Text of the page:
This exhibition on at Sanderson Contemporary, Auckland, features a small selection of works from a wider body of forty photographic portraits that Kevin Capon shot throughout 1984-85. The black and white portraits captured prominent figures within the arts at the time, a snapshot of New Zealand’s creative face of the time. The portraits are close up and personal, tightly framed on the face and intimate images of artists that have echoed through time such as Colin McCahon, Doris Lusk and Ralph Hotere. Portraits 1984-85 is a true snapshot of an era – allowing us to glimpse back while knowing the legacy of today.
Portraits 1984-85 is part of the 2018 Auckland Festival of Photography CORE programme.
Kevin Capon is an artist that uses photography to unravel particularities and conflicts in the pursuit of image-making. His oeuvre builds toward an enigmatic archive that describes human anxieties and the fading glory of modernity. Household objects and awkward figures become examples to illustrate noteworthy familial and societal phenomena. These themes are explored with a deadpan studio aesthetic that falls in the spectrum between commercial product and highly composed snapshot.
The way in which images continue to evolve and define culture influences Kevin Capon’s approach. His 1984 portrait series documented New Zealanders in the arts using a traditional 8 x 10 large-format camera. The resulting contact prints of pioneers Colin McCahon and Ralph Hotere are equally represented alongside other accomplished creatives and media personalities by tight facial close-ups, a hallmark of Andy Warhol’s era. Decadeslater, portraiture’s obsession with the truth and fame has given way to fictional perspectives and the layperson. Accordingly, Capon’s recent pieces use uncanny subjects to construct complex allegories… (Read more)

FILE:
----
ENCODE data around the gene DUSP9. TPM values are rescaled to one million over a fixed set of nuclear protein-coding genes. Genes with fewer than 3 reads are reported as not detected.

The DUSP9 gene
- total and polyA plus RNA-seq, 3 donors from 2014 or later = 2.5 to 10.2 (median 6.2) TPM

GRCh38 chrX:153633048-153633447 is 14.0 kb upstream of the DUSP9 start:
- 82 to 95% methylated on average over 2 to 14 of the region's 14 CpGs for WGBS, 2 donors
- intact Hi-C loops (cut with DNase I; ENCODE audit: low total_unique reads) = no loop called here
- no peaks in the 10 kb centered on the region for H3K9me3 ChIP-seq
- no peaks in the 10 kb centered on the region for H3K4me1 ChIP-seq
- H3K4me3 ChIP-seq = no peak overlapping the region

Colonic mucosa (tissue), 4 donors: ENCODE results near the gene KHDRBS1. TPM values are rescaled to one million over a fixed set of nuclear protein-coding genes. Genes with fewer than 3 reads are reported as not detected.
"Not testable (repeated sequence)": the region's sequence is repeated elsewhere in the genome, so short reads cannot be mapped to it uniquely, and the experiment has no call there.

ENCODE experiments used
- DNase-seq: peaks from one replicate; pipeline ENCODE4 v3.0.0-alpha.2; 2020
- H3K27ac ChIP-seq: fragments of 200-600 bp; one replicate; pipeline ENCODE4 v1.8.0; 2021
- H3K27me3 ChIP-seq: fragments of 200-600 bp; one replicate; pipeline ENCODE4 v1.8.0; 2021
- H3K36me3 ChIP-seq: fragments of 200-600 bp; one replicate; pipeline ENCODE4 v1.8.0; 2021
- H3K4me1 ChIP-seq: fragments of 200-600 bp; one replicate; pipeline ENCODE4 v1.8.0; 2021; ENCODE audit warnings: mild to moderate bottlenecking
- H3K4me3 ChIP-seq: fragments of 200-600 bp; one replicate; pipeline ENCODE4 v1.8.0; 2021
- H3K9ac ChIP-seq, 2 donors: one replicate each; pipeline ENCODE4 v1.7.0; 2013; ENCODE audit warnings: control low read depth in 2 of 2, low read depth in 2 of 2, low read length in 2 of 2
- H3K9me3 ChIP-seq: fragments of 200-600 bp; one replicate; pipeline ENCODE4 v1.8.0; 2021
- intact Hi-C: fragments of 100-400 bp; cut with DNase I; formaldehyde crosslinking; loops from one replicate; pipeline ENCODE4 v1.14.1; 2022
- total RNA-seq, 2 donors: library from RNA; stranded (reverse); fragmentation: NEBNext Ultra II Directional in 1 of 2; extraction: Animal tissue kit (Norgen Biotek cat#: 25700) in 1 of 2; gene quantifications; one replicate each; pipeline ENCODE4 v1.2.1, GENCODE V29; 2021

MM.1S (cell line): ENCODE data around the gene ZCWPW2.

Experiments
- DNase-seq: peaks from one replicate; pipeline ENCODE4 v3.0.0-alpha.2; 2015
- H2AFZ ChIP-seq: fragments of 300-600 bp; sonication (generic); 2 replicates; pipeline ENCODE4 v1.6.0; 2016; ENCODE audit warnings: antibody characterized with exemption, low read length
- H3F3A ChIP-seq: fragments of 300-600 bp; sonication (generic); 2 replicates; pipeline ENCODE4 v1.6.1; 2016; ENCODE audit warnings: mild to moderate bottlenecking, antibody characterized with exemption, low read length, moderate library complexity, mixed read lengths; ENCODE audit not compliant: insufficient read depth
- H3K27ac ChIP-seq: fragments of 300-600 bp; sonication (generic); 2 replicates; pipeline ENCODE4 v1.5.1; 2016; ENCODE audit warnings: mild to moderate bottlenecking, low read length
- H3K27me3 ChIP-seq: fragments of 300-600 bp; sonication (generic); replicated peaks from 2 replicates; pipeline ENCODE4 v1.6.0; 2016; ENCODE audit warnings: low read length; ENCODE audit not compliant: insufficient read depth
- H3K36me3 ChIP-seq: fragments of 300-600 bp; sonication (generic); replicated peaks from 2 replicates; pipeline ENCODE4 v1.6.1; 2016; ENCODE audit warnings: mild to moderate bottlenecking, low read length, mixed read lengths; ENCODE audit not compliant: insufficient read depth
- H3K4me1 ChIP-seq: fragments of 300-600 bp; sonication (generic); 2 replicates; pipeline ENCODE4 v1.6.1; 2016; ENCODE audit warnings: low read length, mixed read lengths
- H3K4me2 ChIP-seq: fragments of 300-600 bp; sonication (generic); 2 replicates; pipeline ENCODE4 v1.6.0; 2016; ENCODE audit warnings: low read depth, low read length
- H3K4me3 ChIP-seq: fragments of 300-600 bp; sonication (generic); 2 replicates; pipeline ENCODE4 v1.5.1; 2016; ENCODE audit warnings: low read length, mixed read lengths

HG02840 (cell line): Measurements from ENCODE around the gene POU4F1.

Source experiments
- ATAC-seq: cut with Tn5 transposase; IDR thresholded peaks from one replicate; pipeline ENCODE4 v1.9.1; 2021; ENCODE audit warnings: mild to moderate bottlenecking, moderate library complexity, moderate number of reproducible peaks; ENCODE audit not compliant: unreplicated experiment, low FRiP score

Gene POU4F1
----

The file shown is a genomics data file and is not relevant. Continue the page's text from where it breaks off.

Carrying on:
When: 12 June – 1 July 2018
Where: Sanderson Contemporary, Osborne Ln, 2 Kent St, Newmarket Auckland
Feature Image: Kevin Capon, Tony Fomison, 1984, silver gelatin contact prints, edition of 6, 200mm x 255mm
All images courtesy of the artist and Sanderson Contemporary